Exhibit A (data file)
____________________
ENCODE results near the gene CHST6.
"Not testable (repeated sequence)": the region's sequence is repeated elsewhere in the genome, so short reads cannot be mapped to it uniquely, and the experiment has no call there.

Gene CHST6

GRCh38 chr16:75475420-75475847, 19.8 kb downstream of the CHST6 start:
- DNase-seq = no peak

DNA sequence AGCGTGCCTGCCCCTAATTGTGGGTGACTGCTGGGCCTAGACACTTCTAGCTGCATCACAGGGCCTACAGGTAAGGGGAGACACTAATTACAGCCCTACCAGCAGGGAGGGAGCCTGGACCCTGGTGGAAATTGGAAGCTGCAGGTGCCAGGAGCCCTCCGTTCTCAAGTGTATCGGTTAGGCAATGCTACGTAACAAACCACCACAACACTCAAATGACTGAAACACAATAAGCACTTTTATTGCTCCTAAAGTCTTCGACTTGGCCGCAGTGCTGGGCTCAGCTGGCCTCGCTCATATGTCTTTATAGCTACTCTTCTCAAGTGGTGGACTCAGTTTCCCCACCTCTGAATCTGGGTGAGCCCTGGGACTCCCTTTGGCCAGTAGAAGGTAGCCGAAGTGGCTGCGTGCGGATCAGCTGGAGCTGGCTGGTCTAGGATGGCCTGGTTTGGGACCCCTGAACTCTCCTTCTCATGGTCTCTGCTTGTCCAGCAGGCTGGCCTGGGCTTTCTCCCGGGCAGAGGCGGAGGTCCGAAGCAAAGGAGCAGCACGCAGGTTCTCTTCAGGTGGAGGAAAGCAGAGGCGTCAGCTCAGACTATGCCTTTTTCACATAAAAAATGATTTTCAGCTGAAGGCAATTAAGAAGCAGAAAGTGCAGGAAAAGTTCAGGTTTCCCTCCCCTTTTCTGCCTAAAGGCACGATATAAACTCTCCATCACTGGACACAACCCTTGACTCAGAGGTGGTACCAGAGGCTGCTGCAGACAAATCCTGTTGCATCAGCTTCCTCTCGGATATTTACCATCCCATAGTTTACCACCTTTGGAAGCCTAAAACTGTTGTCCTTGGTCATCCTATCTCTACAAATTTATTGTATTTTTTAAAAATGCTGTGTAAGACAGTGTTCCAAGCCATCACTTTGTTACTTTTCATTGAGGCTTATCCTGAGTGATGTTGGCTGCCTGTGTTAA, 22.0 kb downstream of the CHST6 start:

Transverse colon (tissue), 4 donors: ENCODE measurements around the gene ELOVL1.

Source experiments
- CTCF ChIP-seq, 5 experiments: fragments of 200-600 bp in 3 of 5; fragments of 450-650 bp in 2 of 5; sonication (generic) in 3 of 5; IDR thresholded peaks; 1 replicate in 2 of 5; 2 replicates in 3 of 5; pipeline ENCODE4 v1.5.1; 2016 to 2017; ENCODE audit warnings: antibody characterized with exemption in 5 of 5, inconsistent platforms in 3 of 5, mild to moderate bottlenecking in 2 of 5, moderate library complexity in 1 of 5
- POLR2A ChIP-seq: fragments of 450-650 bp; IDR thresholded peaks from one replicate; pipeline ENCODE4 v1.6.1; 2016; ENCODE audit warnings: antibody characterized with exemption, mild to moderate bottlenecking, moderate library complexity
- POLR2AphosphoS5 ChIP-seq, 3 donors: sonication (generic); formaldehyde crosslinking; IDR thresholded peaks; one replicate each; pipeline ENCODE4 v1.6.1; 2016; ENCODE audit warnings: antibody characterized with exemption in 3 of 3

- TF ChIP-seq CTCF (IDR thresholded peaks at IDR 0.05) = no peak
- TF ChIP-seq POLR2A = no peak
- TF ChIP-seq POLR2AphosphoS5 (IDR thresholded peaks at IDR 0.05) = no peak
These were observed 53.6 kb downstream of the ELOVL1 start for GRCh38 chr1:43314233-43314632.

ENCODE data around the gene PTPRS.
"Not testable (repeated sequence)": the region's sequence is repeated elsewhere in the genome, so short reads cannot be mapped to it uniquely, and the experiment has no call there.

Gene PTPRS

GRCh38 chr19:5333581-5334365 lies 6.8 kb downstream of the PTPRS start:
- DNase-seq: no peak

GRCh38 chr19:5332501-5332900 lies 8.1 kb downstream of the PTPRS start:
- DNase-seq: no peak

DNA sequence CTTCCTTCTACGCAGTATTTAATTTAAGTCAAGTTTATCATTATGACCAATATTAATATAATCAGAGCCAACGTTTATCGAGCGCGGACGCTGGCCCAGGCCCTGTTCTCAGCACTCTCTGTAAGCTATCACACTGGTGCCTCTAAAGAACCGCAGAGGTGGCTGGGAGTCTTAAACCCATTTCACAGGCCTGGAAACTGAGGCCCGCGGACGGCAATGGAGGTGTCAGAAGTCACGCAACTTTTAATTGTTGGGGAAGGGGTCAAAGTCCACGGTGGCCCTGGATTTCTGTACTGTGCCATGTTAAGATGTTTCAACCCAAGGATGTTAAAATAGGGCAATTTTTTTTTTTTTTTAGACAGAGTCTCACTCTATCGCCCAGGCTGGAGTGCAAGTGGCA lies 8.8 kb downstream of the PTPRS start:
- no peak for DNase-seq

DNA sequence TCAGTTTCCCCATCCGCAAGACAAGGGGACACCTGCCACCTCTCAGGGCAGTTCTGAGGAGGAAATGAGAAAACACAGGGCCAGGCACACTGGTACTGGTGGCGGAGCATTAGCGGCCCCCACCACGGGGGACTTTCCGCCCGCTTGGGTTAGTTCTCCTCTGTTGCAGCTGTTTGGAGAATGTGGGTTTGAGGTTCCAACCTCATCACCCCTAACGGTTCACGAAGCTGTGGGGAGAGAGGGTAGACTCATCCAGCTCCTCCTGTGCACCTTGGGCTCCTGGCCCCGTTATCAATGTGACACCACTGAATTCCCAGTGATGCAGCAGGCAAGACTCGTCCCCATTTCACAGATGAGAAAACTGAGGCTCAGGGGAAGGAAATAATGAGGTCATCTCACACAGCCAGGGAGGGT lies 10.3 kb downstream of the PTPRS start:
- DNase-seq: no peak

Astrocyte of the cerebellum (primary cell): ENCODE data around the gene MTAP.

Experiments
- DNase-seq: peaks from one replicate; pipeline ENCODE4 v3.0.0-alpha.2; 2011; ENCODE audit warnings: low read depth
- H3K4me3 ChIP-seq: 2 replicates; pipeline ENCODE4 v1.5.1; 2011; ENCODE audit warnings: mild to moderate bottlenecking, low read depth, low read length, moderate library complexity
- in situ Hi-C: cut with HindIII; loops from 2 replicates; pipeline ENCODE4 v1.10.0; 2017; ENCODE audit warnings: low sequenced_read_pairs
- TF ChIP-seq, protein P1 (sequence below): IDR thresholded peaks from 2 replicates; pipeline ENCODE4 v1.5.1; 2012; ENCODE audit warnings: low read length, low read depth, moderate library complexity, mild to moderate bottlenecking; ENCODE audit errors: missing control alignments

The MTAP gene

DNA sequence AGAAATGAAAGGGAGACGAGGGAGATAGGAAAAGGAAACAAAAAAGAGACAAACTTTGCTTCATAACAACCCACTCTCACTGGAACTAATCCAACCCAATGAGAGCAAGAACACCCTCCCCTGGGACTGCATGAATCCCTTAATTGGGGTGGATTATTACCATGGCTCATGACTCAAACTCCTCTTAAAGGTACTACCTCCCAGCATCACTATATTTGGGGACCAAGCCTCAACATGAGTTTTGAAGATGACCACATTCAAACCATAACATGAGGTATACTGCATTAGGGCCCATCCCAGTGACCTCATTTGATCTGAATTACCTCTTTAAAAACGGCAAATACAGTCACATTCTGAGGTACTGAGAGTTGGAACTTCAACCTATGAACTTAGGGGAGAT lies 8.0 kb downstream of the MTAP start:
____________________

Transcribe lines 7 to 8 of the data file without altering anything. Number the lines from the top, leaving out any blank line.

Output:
Transverse colon (tissue), 4 donors: ENCODE measurements around the gene ELOVL1.

Source experiments